Cristy Burne


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Shout-out to Australia’s first astronomers on International Astronomy Day

On this International Astronomy Day, let’s have a shout-out for our First Peoples, and all those incredible Aboriginal astronomers who passed down knowledge over tens of thousands of years.

Early Aboriginal astronomers could identify thousands of stars by name. They used this knowledge of the sky to predict changing seasons, tides, and navigate country. Several Aboriginal cultures recorded comets and meteors, or had accurate theories about solar and lunar eclipses. Some researchers believe their astronomical observations might pre-date Egypt’s pyramids and England’s Stonehenge.

“There’s lots of depth and complexity in Aboriginal cultures, lots of great intellectual achievements,” says CSIRO astrophysicist Ray Norris, who studies Aboriginal astronomy. “We have a lot to learn from the Aboriginal people.”

“Many of these stories have been lost,” he says, “but let’s try and make sure we record what there is.”

Double Helix Indigenous astronomy

The Emu in the Sky

Next time you’re in the bush during autumn or winter, wait till night falls, then stare up at the twinkling stars of the Milky Way. Now look between the stars, into the dark spaces… Can you see the Emu in the Sky? It’s a massive emu-shaped patch of darkness known to Aboriginal people all across Australia.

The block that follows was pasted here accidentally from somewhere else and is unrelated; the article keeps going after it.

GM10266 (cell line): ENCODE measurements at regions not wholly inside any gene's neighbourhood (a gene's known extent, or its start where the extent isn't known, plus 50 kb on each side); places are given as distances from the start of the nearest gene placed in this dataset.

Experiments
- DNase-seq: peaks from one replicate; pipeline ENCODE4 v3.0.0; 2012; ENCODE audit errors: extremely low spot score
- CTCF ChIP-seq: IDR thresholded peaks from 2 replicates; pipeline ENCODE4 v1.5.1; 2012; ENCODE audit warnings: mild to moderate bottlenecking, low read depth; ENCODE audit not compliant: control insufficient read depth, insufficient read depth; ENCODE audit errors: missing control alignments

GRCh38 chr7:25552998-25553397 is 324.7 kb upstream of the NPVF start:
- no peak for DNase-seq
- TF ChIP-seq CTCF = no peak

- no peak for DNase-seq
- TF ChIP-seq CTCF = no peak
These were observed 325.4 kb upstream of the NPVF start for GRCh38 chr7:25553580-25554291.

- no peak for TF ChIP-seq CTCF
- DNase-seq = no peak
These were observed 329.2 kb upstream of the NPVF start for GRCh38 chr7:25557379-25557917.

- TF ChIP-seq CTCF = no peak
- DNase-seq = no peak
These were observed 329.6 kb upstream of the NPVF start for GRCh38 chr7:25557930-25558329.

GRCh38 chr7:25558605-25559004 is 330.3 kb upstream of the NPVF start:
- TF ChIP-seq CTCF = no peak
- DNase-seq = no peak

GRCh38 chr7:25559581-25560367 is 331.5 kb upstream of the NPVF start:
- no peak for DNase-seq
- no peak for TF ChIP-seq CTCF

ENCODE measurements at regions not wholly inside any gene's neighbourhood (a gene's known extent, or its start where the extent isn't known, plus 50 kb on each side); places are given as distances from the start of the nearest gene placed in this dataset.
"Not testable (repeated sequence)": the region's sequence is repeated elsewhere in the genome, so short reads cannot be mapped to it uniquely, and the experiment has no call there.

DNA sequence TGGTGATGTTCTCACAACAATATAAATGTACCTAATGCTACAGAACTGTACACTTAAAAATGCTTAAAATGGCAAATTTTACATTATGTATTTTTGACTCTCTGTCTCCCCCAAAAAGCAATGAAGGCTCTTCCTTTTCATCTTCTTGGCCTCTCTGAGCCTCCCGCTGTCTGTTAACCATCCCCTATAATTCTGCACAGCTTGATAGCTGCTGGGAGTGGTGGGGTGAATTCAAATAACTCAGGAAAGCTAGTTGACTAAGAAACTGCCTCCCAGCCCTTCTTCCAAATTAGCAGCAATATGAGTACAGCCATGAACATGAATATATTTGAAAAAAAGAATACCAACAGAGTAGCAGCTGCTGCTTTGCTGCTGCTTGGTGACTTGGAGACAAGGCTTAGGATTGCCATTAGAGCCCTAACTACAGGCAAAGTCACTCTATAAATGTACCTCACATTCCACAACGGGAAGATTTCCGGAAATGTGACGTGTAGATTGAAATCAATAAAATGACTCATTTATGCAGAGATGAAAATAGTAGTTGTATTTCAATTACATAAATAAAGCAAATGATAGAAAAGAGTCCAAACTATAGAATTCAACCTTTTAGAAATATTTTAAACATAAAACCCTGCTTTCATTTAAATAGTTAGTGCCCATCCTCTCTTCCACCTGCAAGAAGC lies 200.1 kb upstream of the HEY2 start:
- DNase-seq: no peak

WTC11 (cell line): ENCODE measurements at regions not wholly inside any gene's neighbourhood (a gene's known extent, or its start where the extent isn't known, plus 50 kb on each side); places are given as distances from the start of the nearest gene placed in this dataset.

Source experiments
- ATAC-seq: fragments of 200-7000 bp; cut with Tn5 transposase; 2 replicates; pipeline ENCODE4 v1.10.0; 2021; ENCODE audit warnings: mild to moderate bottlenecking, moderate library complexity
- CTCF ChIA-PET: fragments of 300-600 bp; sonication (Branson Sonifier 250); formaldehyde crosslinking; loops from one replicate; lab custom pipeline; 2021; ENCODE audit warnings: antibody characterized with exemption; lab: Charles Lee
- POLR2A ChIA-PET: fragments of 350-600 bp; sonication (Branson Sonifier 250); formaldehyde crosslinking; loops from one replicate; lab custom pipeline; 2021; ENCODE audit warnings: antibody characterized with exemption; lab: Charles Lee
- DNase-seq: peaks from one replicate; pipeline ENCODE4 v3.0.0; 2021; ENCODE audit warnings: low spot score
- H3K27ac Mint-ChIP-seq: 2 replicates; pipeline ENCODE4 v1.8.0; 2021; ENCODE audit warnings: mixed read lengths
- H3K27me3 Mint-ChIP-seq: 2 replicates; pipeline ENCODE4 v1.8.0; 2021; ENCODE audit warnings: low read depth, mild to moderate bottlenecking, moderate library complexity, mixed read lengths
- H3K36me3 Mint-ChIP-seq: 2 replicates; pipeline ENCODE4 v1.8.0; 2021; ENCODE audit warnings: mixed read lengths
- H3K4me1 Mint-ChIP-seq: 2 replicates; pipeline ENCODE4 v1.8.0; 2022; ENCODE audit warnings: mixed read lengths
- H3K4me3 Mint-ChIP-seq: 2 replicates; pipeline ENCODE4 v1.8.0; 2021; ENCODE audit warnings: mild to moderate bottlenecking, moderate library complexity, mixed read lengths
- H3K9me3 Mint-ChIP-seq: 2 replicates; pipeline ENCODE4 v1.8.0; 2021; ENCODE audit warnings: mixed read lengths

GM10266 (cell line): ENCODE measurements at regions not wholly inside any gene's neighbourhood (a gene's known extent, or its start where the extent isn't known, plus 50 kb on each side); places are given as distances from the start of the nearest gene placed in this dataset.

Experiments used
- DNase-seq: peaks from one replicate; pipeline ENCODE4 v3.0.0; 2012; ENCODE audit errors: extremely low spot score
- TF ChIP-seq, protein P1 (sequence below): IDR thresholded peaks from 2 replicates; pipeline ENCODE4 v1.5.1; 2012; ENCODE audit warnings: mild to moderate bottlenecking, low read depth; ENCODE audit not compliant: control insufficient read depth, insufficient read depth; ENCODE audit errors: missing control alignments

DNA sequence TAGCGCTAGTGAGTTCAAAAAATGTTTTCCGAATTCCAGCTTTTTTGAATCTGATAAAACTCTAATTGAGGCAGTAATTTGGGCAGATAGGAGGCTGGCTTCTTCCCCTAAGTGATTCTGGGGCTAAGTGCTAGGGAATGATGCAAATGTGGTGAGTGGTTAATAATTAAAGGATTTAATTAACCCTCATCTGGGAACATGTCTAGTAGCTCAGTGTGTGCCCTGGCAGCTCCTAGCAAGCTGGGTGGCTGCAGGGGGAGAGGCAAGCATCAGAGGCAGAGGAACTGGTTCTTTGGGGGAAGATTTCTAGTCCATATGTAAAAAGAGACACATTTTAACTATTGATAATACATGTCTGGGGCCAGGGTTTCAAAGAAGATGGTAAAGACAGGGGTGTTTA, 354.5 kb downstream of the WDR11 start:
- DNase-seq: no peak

“It’s the most amazing sight,” says Ray. “It’s enormous, and completely different from the European constellations.”

We now know the Emu in the Sky exists because of molecule clouds floating through the galaxy, blocking the star light. “Those dark spaces are where stars are being born,” says Ray.

The Wurdi Youang stones

The Wathaurung people built the Wurdi Youang stone ring in what is now Victoria, perhaps thousands of years ago. They carefully arranged around 100 stones into a 50-metre-long egg shape, oriented almost exactly East-West. The stones mark the position on the horizon where the Sun sets on equinoxes and solstices.

Equinox or solstice? Twice a year, the Earth’s equator aligns with the centre of the Sun, making the day is exactly as long as the night. Modern astronomers call these two days the equinoxes. The solstices are the longest and shortest days of the year.

Orion and the 7 Sisters

Can you find Orion, the hunter, in the sky? Aboriginal stories often link the constellation of Orion with a male hunter or fisherman, just like European stories.

What about Pleiades’ seven sisters? In most Aboriginal cultures, the stars of Pleiades are female, just like European stories. And Aboriginal and European stories both mention seven sisters, which is strange. You might see four, six, or even eight sister stars, but never seven.

“You get these same stories, right throughout the world,” says Ray. “Why should Orion be male and the Seven Sisters be female? The stories all say there are seven sisters, and there aren’t.”

So why are these stories so similar? Ray believes the answer may be that the stories were first told more than 100,000 years ago, before the first humans left Africa.

Want more Aboriginal astronomy?

This story originally appeared in CSIRO’s Double Helix magazine, (c) CSIRO. For more on Aboriginal astronomy check out www.emudreaming.com.